|Old Hittite Kingdom|
|Middle Hittite Kingdom|
Arrival of Hittites (before 2000 BC)
Hittites drifted into central Anatolia from the Caucasus during the second half of the 3rd millennium BC. They retained the name Hatti from their land but called their Indo-European language Neshian/Nesili, meaning language of Nesa. Nesili became the official written language of the Hittite state, even if it was not spoken by most of its subjects.
Nesa was the indigenous name for Kanesh. This provides a link between the Old Assyrian colonies and later Hittite history. Another link is the find of a dagger in the citadel at Kanesh, inscribed in Old Assyrian script and language with the name Anitta, who is identified as the ruler; the figure Anitta is central in the early Hittite Anitta Text.Also entering Anatolia were the Luvians (south and west) and Palaians (north and northwest).
Old Hittite Kingdom (1650 - 1400 BC)
Sources for the Old Hittite Kingdom are very different from those in the rest of the Near East; the palace archives of the later Hittite state contained a set of texts relating military campaigns of these early rulers or dealing with succession problems. However, it is unclear if these texts are actual copies of older texts or later compositions set in ancient times for current political purposes.
|Hattushili I||Early 17th Cent||Hattushili I built an empire via military campaigns in Central Anatolia and to the south in northern Syria. He re-introduced cuneiform writing into the derelect Hattian site of Hattush when he chose it for the Hittite capital Hattusha.|
Mursili's reign is attested by few sources, but what is available shows he continued Hattushili I's southward campaigns, delving further south in an effort to seize the Mesopotamian trade routes. He committed two extremely important acts: the destruction of Aleppo; and the destruction of Babylon, which ended Hammurabi's reign. He did not occupy these cities, however, and it is unclear why he even went to Babylon since it was so far away he could only raid it. Upon returning home, Mursili's brother-in-law Hantili assassinated him and seized the throne. Hantili quickly met the same fate and the succession was contested. Internal instability caused the recension of Hittite hegemony to its heartland in central Anatolia.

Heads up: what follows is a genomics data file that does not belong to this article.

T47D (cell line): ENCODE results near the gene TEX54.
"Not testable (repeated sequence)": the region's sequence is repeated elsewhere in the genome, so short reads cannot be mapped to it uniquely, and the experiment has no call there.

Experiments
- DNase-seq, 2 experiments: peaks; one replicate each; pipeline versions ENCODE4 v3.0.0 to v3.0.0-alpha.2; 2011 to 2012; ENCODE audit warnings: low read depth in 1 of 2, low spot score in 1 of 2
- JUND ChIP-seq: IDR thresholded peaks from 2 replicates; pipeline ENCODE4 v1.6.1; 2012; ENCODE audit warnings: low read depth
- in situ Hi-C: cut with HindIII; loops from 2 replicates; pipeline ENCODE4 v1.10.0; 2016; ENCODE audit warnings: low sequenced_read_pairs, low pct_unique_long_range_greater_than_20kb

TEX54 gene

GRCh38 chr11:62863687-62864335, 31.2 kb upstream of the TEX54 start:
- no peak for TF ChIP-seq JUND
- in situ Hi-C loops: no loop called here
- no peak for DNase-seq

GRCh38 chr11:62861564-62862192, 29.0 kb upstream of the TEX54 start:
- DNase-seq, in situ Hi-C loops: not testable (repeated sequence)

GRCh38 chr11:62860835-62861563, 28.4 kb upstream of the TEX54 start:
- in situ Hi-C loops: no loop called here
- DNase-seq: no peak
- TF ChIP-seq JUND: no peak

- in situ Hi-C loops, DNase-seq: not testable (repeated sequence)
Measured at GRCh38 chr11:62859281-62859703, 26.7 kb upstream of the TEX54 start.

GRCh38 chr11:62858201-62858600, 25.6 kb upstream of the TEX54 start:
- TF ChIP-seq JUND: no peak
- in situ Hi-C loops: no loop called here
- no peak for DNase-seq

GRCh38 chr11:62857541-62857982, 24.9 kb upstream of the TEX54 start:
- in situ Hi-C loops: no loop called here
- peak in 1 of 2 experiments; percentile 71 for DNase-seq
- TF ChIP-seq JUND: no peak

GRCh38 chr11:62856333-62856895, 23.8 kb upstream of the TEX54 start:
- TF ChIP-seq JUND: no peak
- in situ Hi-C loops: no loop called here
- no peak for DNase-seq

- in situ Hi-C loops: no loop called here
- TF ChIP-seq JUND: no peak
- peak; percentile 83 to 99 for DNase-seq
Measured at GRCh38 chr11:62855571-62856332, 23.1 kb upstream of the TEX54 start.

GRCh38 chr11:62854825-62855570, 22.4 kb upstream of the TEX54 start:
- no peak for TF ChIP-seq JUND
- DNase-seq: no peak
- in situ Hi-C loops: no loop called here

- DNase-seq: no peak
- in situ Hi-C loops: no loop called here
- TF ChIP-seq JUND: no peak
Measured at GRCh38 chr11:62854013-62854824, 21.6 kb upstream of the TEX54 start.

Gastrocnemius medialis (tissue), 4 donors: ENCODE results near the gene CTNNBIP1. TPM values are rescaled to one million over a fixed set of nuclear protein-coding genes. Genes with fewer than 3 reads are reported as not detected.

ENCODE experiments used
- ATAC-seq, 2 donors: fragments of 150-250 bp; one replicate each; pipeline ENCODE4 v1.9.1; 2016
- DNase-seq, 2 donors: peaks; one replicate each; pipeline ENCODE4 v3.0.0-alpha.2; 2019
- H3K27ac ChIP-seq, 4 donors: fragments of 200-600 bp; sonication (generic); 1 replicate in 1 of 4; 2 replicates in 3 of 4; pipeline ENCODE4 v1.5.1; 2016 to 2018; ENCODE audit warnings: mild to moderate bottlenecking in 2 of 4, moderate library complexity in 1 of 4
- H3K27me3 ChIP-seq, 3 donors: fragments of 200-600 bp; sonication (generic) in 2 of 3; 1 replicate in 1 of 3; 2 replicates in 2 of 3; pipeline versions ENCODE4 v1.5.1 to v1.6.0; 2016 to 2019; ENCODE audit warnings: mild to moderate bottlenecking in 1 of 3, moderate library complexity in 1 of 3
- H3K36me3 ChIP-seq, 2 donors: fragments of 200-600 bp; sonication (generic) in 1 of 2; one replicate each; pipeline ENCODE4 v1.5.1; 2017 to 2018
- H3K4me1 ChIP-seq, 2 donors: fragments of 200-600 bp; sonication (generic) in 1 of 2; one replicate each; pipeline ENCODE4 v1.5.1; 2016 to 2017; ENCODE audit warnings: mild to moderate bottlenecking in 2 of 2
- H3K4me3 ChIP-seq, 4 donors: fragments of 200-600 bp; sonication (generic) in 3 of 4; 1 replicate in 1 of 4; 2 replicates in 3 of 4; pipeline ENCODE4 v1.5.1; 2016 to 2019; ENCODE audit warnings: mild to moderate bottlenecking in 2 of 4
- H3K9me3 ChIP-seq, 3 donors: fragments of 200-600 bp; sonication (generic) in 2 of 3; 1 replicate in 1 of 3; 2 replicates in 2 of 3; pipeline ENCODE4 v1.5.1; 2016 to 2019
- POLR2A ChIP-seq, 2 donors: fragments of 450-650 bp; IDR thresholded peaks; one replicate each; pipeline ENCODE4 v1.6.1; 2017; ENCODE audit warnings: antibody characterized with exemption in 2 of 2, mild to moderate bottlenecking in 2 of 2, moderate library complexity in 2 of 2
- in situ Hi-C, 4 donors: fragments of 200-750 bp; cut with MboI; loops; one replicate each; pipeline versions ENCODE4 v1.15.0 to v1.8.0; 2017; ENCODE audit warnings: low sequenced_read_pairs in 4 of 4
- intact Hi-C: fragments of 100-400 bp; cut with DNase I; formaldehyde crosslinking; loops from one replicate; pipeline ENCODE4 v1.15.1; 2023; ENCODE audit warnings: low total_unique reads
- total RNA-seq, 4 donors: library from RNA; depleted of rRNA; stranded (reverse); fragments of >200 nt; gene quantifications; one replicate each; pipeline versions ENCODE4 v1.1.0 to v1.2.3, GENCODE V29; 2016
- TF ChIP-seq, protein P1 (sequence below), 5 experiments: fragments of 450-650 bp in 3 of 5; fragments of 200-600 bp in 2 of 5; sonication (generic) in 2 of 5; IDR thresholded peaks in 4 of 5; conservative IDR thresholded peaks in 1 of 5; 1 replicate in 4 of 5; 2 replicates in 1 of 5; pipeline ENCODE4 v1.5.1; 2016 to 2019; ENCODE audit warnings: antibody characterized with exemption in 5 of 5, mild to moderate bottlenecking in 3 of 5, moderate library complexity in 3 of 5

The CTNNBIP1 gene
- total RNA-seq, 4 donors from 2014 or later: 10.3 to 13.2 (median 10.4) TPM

Mursili's destructions of Aleppo and Babylon, and the collapse of the Hittite state, led to a power vacuum in Anatolia, Syria and Mesopotamia which plunged the Near East into turmoil and ushered in the ensuing Dark Age of the mid-2nd millennium.
Middle Hittite era
Lands south of the Taurus and distant territories to the south and east of Anatolia were captured from the Hittites by the Mitanni. Attacks of marauding Kashkan tribes living in the northern mountains of Central Antaolia became a direct threat to Hattusha. Hattusha was destroyed in 1400 BC under the reign of Tudhaliya III; a cuneiform text explains, "Hattusha, the city, was burned to the ground and only [ . . . ] and the Heshti-House of [ . . . ] remained standing" 2. Hittite hegemony was limited to the Central Anatolian plateau 1.
Seeher, Jürgen. 2006. Hattusha Guide: A Day in the Hittite Capital. Ege Yayinlary: Istanbul. p 173-175